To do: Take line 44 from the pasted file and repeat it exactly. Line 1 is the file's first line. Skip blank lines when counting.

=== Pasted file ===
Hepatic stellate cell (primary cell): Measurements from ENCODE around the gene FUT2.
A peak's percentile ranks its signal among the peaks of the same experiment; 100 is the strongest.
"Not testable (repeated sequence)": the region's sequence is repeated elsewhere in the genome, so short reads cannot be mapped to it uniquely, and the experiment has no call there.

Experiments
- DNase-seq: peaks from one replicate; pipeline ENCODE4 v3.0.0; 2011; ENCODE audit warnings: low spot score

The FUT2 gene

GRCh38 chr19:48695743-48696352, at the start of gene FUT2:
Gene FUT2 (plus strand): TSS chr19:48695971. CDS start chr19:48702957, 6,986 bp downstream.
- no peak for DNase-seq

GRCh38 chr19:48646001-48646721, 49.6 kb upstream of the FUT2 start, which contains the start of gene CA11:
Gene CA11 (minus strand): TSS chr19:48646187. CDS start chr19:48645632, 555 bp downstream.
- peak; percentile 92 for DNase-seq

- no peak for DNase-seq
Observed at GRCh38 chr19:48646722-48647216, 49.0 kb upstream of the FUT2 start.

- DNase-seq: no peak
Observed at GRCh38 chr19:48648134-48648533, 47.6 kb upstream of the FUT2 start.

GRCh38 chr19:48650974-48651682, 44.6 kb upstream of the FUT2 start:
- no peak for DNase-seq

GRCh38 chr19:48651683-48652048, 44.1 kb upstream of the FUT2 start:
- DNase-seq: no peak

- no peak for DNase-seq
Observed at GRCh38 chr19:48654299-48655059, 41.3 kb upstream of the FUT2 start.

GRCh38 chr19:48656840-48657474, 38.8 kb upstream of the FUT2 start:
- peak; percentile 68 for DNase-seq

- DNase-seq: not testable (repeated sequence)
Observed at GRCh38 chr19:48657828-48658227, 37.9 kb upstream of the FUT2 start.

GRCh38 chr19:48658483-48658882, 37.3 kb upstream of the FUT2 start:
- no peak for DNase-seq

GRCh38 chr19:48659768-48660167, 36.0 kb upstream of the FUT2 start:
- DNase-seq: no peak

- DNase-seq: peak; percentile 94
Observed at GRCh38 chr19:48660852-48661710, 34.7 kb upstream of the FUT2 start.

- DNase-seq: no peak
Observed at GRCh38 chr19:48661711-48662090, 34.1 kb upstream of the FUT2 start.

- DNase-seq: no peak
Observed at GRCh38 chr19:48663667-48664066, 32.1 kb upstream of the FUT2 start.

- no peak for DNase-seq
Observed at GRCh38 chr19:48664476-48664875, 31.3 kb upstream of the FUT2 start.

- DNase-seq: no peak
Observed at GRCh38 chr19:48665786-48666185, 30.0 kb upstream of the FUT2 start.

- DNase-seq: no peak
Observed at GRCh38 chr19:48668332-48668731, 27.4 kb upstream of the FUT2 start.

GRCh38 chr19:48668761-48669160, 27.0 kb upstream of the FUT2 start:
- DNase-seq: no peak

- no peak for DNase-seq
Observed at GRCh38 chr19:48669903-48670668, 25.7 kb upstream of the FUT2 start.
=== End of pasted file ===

- DNase-seq: no peak